Celebrating Christmas

It seems to me….

Christmas is not a time nor a season, but a state of mind. To cherish peace and goodwill, to be plenteous in mercy, is to have the real spirit of Christmas.” ~ Calvin Coolidge[1].

While they differ substantially, all families typically share some traditional way in which they celebrate end of year holidays whether as Christmas, Kwanzaa, Hanukkah, the winter solstice, or in some other manner. Though varied based on geography, religion, family history, etc., the one aspect that unites and brings them together is the desire to spend time with those they love. The holidays are a special time for some, perhaps the only time all year they get to see other family members. As children, spouses of children, and grandchildren arrive, those traditions necessarily evolve to accommodate additional participants and customs.

Having been raised as a Christian, most of the following remarks will address the observance of Christmas though this should not be misconstrued as advocating its celebration rather than any holiday enjoyed by others.

There is not any “true meaning” of Christmas – rather, there are as many meanings as there are people. It is a time which can be many things. For some, it may be a time to

decorate the home, to revel, or even for licentious behavior and overindulgence. The Christmas season is extremely commercialized and to some it is a time to capitalize on the occasion. For many, it is time to practice the custom of exchanging gifts. For still others, it is a time for family and friends to get together and share one another’s company. For many, Christmas is a way of life; a way to worship God; a religious holiday or season. For many Christians, it is the season to celebrate and commemorate the birth of Christ.

There isn’t any biblical entreaty for mankind to commemorate the birth of Christ. In fact, observance of birthdays by early Christians was condemned as a pagan practice; it was considerable sinful even to contemplate observing Jesus’ birthday. It is not known who originated the observance as Christmas. It definitely was not observed at the time of the Apostles; in fact, the earliest historical record of its celebration was around 336 A.D.

Originally there were many pagan festivals coinciding with the winter solstice. Northern European tribes celebrated their chief festival of Yule to commemorate the rebirth of the Sun. The Romans celebrated Saturnalia (December 17th) in honor of Saturn, the god of agriculture. There were followers in Rome of the Persian god Mithra, Sun of righteousness, whose birth date (December 25th) was known as the “Birthday of the invincible Sun”. Mesopotamians performed rituals to their god Marduk. Greeks offered sacrifices to their chief god Zeus.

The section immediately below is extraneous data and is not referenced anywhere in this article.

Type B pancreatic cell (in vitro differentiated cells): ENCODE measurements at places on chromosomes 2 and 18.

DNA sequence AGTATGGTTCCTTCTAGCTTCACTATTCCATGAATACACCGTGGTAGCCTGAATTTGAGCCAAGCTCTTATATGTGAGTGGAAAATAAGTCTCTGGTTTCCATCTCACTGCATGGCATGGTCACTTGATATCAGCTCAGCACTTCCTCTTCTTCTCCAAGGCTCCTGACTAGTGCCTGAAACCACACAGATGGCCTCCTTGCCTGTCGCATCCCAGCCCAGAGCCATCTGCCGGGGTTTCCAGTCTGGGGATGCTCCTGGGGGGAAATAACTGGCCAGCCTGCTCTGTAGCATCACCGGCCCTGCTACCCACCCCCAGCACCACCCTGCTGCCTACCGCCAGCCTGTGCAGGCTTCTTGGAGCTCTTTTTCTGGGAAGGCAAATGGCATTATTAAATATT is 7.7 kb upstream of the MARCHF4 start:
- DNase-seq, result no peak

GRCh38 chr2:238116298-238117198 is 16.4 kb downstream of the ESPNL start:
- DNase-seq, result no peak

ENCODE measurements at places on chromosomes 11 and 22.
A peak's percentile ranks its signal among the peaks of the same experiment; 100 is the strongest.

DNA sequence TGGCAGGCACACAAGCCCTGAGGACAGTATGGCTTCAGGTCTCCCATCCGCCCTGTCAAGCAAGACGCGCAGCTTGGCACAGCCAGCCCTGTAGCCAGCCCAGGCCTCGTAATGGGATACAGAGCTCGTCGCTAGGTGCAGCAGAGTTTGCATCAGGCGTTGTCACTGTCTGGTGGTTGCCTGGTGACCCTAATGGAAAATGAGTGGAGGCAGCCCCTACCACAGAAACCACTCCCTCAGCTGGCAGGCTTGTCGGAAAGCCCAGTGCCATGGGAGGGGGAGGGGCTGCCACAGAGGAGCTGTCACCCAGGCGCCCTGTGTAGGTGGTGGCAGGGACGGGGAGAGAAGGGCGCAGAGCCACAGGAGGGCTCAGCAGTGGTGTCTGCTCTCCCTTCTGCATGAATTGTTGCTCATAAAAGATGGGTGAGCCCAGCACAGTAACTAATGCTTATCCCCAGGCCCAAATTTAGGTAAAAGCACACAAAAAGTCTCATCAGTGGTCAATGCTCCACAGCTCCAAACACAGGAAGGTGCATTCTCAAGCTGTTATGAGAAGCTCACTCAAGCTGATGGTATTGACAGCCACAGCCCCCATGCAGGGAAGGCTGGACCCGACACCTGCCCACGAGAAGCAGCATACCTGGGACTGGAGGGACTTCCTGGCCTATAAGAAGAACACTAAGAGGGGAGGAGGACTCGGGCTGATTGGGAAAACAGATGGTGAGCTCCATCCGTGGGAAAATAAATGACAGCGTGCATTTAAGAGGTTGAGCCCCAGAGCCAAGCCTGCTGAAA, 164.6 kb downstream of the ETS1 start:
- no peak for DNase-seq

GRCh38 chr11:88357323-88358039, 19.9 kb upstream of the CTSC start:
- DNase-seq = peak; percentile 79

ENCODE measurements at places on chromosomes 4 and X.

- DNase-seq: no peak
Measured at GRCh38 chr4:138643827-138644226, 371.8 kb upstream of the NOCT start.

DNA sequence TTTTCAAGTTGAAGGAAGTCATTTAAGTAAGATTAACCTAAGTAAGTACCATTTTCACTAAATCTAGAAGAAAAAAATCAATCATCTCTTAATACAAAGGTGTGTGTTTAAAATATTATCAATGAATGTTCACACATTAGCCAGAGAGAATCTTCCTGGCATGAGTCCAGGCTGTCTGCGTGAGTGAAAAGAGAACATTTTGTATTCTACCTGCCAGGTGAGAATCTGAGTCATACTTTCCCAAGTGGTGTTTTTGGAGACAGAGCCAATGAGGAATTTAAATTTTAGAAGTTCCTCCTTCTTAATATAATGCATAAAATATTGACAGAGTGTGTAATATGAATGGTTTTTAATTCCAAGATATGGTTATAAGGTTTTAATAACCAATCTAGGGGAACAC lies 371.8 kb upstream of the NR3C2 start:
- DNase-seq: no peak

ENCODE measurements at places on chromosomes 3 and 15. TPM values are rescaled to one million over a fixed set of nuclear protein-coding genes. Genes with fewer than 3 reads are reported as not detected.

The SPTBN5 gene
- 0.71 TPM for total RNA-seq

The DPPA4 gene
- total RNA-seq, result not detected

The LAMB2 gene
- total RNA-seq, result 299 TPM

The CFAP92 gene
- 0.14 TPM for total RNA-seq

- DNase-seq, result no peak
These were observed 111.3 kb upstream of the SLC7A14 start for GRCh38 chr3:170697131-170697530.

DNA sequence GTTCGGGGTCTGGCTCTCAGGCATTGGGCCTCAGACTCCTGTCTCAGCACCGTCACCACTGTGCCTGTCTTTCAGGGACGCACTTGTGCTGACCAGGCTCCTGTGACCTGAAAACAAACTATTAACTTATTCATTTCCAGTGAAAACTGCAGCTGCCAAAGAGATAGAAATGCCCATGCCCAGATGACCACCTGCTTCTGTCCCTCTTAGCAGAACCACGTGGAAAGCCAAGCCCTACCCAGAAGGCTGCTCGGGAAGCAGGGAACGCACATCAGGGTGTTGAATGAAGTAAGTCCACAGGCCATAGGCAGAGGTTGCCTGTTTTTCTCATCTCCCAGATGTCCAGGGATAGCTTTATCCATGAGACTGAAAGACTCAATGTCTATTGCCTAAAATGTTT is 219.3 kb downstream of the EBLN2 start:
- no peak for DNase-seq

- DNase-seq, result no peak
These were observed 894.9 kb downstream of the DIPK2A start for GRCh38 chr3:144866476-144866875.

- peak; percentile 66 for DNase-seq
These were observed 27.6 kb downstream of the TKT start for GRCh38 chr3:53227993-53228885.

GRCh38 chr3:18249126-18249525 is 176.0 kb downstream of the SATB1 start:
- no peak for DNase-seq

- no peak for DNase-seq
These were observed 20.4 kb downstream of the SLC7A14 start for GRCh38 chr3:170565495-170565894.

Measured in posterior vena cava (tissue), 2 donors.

The Christmas tree, including varieties other than fir such as pine or oak, were worshiped as a symbol of eternal life. Some scholars trace the origin of the modern Christmas tree back to the eighth century when Boniface, an English missionary, erected a fir tree. Some date the modern tree back to the sixteenth century coming out of Germany.

Mistletoe also is derived from pagan practices – believed to have magical powers or properties – and burned as a sacrifice on an altar. The custom of kissing under the mistletoe evolved from enemies meeting under it, dropping their weapons, and embracing one another.

Evergreen holly was also worshiped by pagans as a promise of the Sun’s return. Druids considered it a fertility symbol with the red berries representing menstrual blood. Legends surrounding holly include the belief that it might have been used as the crown of thorns placed on Christ’s head. Legend holds that the berries were initially white but turned red when the blood of Christ fell from his head onto the berries, all leading to the origin of the Christmas wreath.

In the fourth century, Christians began celebrating Christmas in an attitude and manner similar to how pagans celebrated the winter solstice: with much impiousness and intoxication. The observance and merrymaking of early Christmas, where reveling would go on for days or weeks, has been considerably ameliorated since then as a result of Protestant influence. When Puritans came to power in England in 1642, celebration of Christmas was even declared illegal.

Pleasant memories of family gatherings are constructed from being together and the accumulation of shared experiences. But such encounters do not always ensue as desired.

Distances or other commitments frequently prevent some family members from participating every year; e.g., husbands and wives might wish to alternate years between their respective families. It might not always be only immediate family members as many include close friends without family or relatives for them to visit. Any Christmas-related travel can quickly become objectionable: weather, crowded airports, construction, traffic delays, accidents… making the journey substantially less than pleasant.